EPA delays toxic waste rule for power plants

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The Environmental Protection Agency (EPA) is pushing back by two years key deadlines in a 2015 rule limiting toxic water pollution from coal-fired power plants.

The extra two years for compliance, announced Wednesday, are intended to give the EPA time to revise the provisions of the Obama administration regulation, which it said last month it would do. Utilities that operate coal plants had asked for a rollback of the regulation earlier this year.

“Today’s final rule resets the clock for certain portions of the agency’s effluent guidelines for power plants, providing relief from the existing regulatory deadlines while the agency revisits some of the rule’s requirements,” EPA Administrator Scott PruittEdward (Scott) Scott PruittOvernight Energy: Gary Cohn to meet climate ministers at UN Overnight Energy: Trump may seek more disaster aid after Irma Trump, remove your blinders on climate change MORE said in a statement.

The delays specifically apply to two provisions in the 2015 regulation that mandated limits or pretreatment for flue gas desulfurization wastewater and bottom ash transport waste, which both come from the burning of coal.

Power plants would have had to start complying with those requirements by as early as November 2018.

Opponents of the rule had criticized it as part of the Obama administration’s “war on coal,” and said that it would cause plant closures.

The Sierra Club slammed the regulatory delay.

Keeping industrial sludge and foul wastewater from coal plants out of our drinking water supplies shouldn’t be something that should be up for debate, but Donald TrumpDonald John TrumpAir Force awards 0M contract for initial Air Force One design US ambassador to UK: You’ll like Trump ‘when you get to know him’ Dems: Flynn did not disclose Middle East trip MORE and Scott Pruitt just made it one – solidifying their current role as callous henchmen for billionaire fossil fuel executives with no regard for working families,” Mary Anne Hitt, director of the group’s Beyond Coal campaign, said in a statement.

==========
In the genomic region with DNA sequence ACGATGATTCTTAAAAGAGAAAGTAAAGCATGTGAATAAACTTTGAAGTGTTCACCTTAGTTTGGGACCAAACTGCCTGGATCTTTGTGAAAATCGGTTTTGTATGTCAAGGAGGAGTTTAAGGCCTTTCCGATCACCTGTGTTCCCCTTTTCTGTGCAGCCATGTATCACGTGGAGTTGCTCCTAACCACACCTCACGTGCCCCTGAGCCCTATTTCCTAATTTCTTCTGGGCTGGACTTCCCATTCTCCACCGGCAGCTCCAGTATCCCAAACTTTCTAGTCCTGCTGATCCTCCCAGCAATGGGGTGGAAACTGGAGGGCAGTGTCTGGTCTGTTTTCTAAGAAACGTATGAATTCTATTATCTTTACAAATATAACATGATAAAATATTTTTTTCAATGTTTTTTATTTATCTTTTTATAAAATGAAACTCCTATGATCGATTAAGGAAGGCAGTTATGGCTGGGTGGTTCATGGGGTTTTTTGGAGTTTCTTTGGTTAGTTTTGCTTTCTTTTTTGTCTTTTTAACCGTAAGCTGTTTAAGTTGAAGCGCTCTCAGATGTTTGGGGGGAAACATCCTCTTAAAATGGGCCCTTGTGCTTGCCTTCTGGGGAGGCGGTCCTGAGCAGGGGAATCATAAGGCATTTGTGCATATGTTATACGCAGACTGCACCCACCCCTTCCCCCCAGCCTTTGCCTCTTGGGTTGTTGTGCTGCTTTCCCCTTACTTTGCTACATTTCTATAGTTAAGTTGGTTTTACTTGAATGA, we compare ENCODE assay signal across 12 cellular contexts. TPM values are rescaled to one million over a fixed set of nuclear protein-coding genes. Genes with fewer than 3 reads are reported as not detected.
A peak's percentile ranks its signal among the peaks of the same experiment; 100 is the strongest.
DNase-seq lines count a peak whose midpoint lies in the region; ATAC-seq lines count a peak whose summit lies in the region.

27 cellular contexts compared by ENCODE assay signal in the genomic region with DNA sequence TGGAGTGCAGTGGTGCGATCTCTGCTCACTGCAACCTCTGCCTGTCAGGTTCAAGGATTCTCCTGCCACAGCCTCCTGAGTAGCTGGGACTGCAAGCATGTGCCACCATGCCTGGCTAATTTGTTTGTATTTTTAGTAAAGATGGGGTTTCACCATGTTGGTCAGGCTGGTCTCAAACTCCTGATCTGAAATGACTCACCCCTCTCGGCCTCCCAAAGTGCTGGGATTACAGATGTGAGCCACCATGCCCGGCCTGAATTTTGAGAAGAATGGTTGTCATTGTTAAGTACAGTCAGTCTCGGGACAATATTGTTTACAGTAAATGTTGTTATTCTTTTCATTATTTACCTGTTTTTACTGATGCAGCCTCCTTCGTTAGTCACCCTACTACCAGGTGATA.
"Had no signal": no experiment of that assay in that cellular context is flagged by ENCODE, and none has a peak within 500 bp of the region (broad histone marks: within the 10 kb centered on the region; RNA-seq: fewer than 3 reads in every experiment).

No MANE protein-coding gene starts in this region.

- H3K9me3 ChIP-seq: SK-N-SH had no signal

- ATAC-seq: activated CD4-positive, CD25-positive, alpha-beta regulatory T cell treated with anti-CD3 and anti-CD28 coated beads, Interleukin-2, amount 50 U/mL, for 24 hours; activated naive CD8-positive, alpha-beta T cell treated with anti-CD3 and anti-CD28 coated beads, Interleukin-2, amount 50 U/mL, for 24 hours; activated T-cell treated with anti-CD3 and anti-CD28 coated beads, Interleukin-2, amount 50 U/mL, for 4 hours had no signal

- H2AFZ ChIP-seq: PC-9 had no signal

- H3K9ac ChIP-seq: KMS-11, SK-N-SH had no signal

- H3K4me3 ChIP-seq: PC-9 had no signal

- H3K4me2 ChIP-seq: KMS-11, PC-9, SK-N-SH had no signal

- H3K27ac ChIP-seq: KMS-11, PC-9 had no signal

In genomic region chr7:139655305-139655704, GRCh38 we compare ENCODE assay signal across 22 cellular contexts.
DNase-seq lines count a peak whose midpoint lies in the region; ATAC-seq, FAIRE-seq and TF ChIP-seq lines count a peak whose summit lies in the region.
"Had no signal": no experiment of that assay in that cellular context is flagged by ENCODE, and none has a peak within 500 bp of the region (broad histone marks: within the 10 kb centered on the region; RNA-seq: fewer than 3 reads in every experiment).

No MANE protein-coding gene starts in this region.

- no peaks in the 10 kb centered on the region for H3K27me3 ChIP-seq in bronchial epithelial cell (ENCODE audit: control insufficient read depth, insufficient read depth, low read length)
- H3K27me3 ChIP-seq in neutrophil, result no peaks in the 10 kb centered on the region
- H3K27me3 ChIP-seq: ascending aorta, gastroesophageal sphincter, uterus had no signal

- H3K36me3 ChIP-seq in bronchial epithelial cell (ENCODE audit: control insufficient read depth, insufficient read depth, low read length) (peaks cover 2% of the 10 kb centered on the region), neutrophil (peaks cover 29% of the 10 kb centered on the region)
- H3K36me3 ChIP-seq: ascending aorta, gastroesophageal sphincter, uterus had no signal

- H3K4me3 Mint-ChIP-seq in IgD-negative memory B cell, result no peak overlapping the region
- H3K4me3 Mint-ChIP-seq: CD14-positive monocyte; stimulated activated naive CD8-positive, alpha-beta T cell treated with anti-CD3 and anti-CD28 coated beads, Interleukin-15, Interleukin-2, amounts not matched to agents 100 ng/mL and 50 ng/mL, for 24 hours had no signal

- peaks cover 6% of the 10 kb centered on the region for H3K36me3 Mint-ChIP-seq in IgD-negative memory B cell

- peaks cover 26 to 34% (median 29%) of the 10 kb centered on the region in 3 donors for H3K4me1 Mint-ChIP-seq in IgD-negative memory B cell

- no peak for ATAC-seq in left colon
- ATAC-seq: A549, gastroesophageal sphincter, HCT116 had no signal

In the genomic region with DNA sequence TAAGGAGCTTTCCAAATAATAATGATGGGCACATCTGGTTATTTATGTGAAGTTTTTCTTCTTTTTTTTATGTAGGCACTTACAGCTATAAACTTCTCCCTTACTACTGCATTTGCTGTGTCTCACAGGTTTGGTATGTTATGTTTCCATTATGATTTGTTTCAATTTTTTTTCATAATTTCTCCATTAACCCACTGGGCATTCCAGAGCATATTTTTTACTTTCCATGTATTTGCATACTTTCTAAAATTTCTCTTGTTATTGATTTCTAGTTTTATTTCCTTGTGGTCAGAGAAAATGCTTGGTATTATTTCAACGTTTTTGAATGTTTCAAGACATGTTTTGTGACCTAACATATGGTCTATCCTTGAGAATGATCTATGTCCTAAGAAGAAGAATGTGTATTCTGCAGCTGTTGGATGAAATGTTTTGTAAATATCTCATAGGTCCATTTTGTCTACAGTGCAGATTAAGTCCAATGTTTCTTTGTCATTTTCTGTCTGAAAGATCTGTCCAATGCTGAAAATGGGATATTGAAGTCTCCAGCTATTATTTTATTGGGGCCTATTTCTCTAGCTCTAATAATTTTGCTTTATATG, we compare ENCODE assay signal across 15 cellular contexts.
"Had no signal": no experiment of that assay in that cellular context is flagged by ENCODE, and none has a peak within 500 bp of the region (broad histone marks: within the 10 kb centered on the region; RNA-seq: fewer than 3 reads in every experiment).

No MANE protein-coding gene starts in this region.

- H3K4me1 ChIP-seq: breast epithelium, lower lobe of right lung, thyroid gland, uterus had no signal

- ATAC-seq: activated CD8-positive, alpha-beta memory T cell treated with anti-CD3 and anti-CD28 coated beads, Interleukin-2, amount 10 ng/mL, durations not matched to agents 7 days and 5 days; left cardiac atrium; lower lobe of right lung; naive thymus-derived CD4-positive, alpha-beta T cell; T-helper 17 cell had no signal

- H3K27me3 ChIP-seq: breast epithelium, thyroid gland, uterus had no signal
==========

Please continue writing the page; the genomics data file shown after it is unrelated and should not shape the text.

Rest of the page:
The agency specifically said it is not delaying, and will not reconsider, other portions of the regulation, including those that apply to fly ash transport water, flue gas mercury control wastewater and gasification wastewater.

The EPA estimated that the two-year delay would save industry $27.5 million and $36.8 million.

When it wrote the rule, the Obama administration estimated it would cut 1.4 billion pounds per years of toxic metals like arsenic and mercury from hitting waterways. It was estimated to cost $480 million a year for compliance, with benefits worth up to $566 million.

Since Wednesday’s decision from the EPA is final, environmental groups, Democratic states and others may sue the agency to stop the delay.